Haleakala, Maui - HAWAII

Haleakala, Maui – HAWAII

I just had the worst yoga experience. The teacher was 10 minutes late. He didn’t apologize—he just launched into yelling instructions and proceeded to “correct” student postures by poking a long, pointer-like stick at their ribs, shoulder blades, sacrum and other body parts. I’ve practiced yoga for 12 years now, in various states and countries, and never have I seen such a thing. This teacher was new to me, and I was not impressed, though the class was full and he seemed to have a following.

At the first prod, my husband and I looked at each other with surprise and confusion on our faces. “If he touches me with that stick, we’re going to have a big problem,” I whispered. I did end up staying the duration of the class—I took it as a challenge to focus on myself and “make it MY class” as other teachers have encouraged. Plus, I like to think every teacher has something to teach me. On this night I re-learned that kind words and an inspiring attitude always motivate me more than fear and a stern voice. I grew up in a military household and such tactics stifled my growth instead of nurturing it. There I learned to be quiet and never share a differing opinion or vulnerable feeling, for fear of being berated or spanked. Modeling good poses (and behavior) makes me aspire to be like the teachers who demonstrate such things, whether in yoga or writing or anything else.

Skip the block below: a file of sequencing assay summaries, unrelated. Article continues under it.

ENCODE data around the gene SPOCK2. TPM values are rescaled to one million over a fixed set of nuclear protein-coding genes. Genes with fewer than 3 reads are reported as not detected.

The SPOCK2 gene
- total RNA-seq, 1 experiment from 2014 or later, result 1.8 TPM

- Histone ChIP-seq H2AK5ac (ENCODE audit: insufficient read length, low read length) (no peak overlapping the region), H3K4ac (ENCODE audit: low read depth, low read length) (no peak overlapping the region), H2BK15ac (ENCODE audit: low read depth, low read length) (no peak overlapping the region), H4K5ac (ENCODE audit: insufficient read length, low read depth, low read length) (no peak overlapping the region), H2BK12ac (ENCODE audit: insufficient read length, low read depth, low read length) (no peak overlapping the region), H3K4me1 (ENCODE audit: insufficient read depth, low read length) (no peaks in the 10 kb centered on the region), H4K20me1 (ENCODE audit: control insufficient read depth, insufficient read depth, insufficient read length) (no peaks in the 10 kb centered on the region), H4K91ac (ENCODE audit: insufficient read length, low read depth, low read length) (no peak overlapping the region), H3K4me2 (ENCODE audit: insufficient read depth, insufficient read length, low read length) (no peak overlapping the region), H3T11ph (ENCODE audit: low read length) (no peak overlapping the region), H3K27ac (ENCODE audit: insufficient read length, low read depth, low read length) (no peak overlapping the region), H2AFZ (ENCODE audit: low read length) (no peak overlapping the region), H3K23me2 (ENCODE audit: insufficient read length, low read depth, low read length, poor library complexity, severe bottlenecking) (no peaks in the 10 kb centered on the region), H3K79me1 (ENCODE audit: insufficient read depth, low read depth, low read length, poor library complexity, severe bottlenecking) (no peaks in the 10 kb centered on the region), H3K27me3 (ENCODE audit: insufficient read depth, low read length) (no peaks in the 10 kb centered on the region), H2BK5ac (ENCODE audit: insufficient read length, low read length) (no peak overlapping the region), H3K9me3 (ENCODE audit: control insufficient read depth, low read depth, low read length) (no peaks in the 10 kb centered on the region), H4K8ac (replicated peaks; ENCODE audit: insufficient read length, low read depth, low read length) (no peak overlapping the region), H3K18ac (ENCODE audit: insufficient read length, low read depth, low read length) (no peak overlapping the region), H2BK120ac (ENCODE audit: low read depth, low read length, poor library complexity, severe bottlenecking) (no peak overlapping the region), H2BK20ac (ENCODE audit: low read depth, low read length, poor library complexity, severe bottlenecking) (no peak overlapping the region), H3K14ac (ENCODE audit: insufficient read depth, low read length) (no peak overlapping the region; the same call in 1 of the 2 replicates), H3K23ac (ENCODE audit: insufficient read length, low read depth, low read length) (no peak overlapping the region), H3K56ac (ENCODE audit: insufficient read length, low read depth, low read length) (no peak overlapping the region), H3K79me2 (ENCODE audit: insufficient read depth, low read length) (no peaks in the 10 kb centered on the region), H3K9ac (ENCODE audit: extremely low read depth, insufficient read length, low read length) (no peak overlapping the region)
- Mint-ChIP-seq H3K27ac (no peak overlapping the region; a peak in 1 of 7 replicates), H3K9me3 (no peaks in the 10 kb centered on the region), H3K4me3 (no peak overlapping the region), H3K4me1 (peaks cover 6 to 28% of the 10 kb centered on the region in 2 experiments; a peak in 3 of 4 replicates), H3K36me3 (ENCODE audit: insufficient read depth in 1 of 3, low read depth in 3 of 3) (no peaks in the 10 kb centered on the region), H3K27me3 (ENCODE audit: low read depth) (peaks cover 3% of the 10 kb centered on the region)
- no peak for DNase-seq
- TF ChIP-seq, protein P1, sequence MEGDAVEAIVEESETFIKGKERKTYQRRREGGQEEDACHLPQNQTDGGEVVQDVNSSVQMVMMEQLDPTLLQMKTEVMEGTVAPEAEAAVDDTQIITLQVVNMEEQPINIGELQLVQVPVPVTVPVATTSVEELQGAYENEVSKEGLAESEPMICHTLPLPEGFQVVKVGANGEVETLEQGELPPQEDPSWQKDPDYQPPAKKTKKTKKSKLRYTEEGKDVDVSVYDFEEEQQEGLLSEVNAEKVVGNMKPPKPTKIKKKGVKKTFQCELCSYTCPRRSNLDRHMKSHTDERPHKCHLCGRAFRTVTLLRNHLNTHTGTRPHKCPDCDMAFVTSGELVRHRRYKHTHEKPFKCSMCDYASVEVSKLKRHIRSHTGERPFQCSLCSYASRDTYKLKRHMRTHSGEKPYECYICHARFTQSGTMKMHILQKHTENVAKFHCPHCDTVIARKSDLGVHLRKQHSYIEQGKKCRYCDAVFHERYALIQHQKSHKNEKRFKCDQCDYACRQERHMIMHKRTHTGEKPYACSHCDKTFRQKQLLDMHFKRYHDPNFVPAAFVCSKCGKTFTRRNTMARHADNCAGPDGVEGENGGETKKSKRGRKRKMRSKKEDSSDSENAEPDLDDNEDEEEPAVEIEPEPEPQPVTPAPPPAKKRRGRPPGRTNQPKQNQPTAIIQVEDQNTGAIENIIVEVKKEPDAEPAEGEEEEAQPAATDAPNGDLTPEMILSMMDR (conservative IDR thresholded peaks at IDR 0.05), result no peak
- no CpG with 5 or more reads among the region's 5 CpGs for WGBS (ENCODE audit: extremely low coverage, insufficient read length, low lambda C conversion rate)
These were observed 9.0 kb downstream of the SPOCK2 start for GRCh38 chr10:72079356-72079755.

I have heard horror stories from young writers about mean English teachers with red pens and I’ve witnessed creativity-crushing struggles with grammar. This yoga was listed as an intro class. I hate to imagine what a newcomer might think of yoga if this were his or her only impression. I won’t be returning to this particular yoga class. I will continue my practice with teachers I find more effective and I will always strive to uplift in my writing classes. I never want to squash anyone’s potential.